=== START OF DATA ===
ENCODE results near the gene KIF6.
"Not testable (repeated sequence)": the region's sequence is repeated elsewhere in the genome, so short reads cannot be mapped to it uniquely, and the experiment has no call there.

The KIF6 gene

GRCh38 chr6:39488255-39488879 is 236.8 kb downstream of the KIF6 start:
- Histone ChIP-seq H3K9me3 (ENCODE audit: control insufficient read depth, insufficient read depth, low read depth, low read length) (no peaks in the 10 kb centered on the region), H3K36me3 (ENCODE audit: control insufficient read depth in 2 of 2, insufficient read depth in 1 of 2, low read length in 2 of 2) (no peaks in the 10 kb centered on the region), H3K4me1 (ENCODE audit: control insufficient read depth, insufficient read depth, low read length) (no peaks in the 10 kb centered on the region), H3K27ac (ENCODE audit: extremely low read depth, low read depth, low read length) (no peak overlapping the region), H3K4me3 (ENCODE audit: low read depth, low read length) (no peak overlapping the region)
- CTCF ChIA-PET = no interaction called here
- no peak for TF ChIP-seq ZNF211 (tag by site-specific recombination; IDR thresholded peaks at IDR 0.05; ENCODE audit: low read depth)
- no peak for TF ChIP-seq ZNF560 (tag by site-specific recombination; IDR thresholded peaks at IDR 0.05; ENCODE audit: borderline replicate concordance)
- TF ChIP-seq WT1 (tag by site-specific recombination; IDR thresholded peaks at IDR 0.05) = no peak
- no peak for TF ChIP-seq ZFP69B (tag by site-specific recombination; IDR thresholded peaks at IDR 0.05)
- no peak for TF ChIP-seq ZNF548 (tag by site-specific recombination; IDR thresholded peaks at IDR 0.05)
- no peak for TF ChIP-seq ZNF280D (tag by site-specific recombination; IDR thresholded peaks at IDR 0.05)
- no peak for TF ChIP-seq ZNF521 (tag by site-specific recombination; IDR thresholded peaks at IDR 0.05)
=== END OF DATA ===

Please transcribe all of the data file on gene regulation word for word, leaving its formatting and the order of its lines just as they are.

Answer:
ENCODE results near the gene KIF6.
"Not testable (repeated sequence)": the region's sequence is repeated elsewhere in the genome, so short reads cannot be mapped to it uniquely, and the experiment has no call there.

The KIF6 gene

GRCh38 chr6:39488255-39488879 is 236.8 kb downstream of the KIF6 start:
- Histone ChIP-seq H3K9me3 (ENCODE audit: control insufficient read depth, insufficient read depth, low read depth, low read length) (no peaks in the 10 kb centered on the region), H3K36me3 (ENCODE audit: control insufficient read depth in 2 of 2, insufficient read depth in 1 of 2, low read length in 2 of 2) (no peaks in the 10 kb centered on the region), H3K4me1 (ENCODE audit: control insufficient read depth, insufficient read depth, low read length) (no peaks in the 10 kb centered on the region), H3K27ac (ENCODE audit: extremely low read depth, low read depth, low read length) (no peak overlapping the region), H3K4me3 (ENCODE audit: low read depth, low read length) (no peak overlapping the region)
- CTCF ChIA-PET = no interaction called here
- no peak for TF ChIP-seq ZNF211 (tag by site-specific recombination; IDR thresholded peaks at IDR 0.05; ENCODE audit: low read depth)
- no peak for TF ChIP-seq ZNF560 (tag by site-specific recombination; IDR thresholded peaks at IDR 0.05; ENCODE audit: borderline replicate concordance)
- TF ChIP-seq WT1 (tag by site-specific recombination; IDR thresholded peaks at IDR 0.05) = no peak
- no peak for TF ChIP-seq ZFP69B (tag by site-specific recombination; IDR thresholded peaks at IDR 0.05)
- no peak for TF ChIP-seq ZNF548 (tag by site-specific recombination; IDR thresholded peaks at IDR 0.05)
- no peak for TF ChIP-seq ZNF280D (tag by site-specific recombination; IDR thresholded peaks at IDR 0.05)
- no peak for TF ChIP-seq ZNF521 (tag by site-specific recombination; IDR thresholded peaks at IDR 0.05)